Written by Louise Moeri
Illustrated by Gail Owens
Published: 1977

Solveig stared angrily at the back of Miss P’s neck. It was red and wrinkled above her crisp white collar, just like her grim old face was red and wrinkled from scowling at millions and millions of girls who just wanted to be girls, for Pete’s sake.

The last of the horse books! (For a while, at least.) A Horse for X.Y.Z. is from the set of four that my Uncle Bruce gave me, three of which left enough of an impression for me to include in subsequent entries of the Obscure Books From Childhood blog series. And whenever I read this book, I want to eat canned peaches.

It’s the end of summer camp and Solveig Nelson, a girl smack-dab in the middle of the alphabet, wants nothing more than to ride Snake Dancer. No one has been allowed to ride him, but that’s not going to stop Solveig. She slips off the bus just before it leaves, figuring she can get a quick ride in before they realize she’s missing and come back for her. But things go horribly wrong. Solveig overestimates her ability to control Snake Dancer and he takes her on a wild ride into the forest. The bus doesn’t come back and to make matter worse, now there are men with a gun at the camp looking for Snake Dancer. Solveig has to use her wits to keep herself and her horse safe until help arrives… if it ever does.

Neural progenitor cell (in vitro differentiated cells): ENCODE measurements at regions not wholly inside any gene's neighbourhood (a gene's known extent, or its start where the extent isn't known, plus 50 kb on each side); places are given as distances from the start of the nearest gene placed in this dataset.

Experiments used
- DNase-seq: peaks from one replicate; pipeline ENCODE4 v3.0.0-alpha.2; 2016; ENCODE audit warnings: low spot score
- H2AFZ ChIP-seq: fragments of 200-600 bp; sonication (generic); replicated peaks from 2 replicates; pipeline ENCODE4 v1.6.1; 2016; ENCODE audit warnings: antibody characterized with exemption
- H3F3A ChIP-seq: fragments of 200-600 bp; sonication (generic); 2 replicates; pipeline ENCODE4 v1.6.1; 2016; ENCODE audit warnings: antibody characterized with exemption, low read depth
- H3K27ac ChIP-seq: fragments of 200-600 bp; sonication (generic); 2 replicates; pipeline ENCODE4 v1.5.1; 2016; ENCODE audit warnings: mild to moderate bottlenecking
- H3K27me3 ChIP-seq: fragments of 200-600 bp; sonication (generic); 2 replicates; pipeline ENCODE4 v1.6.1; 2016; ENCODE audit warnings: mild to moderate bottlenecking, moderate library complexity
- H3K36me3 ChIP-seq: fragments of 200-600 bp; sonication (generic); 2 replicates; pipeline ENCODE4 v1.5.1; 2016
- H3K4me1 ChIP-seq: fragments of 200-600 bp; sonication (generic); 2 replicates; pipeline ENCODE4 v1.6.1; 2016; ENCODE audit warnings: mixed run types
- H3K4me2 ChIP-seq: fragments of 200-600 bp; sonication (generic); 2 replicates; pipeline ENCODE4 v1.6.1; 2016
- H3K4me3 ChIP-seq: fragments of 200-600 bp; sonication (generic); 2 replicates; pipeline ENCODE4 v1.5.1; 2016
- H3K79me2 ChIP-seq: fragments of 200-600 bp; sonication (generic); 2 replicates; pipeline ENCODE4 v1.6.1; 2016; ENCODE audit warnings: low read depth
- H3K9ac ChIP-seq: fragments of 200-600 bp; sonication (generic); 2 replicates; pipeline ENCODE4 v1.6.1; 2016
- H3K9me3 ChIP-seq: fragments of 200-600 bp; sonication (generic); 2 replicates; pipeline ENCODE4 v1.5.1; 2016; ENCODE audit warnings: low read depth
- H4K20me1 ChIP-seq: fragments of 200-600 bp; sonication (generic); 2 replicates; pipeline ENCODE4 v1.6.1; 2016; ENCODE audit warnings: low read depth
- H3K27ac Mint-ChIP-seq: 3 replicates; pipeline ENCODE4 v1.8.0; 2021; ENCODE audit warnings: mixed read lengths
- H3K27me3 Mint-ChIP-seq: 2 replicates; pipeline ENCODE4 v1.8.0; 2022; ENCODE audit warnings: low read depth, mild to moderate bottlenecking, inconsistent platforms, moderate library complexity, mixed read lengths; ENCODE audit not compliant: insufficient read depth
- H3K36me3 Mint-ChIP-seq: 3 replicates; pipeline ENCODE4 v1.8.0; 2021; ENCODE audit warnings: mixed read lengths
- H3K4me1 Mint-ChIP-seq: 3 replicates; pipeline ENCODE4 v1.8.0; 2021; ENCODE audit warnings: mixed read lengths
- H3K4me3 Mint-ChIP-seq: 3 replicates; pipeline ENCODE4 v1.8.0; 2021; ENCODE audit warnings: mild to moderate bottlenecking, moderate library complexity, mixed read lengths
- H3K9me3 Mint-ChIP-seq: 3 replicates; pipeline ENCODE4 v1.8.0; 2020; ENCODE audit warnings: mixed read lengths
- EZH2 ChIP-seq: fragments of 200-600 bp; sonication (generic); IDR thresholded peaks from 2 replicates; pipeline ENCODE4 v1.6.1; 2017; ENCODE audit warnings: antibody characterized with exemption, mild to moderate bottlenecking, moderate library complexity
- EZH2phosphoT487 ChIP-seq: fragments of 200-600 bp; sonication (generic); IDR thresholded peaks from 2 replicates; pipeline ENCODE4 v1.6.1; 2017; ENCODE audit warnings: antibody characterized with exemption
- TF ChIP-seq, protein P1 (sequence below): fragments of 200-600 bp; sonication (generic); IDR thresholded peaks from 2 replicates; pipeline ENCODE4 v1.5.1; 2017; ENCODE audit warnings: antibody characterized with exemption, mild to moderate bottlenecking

A Horse for X.Y.Z is both a fun and interesting mystery and adventure story, but also a bit of a cautionary tale. Because Solveig doesn’t want to be ordinary, but rather the adventurous persona she’s created called “Xenia Yseult Zilch,” she takes a risk and ends up with far more than she bargained for. A wild ride into the woods at night to dodging bullets and scavenging for food and other supplies from the deserted camp is not what Solveig had in mind when she sneaked off the bus. But she shows a great deal of common sense, bravery, determination, and resourcefulness when things go pear-shaped. I actually learned a lot of basic survival ideas from this book, and developed an obsession with canned peaches, which one of the main foods Solveig managed to get her hands on. It’s interesting, suspenseful, and has enough danger to be exhilarating without being too scary for a younger reader.

It just goes to show that even a very ordinary person can rise to the challenge in extraordinary circumstances.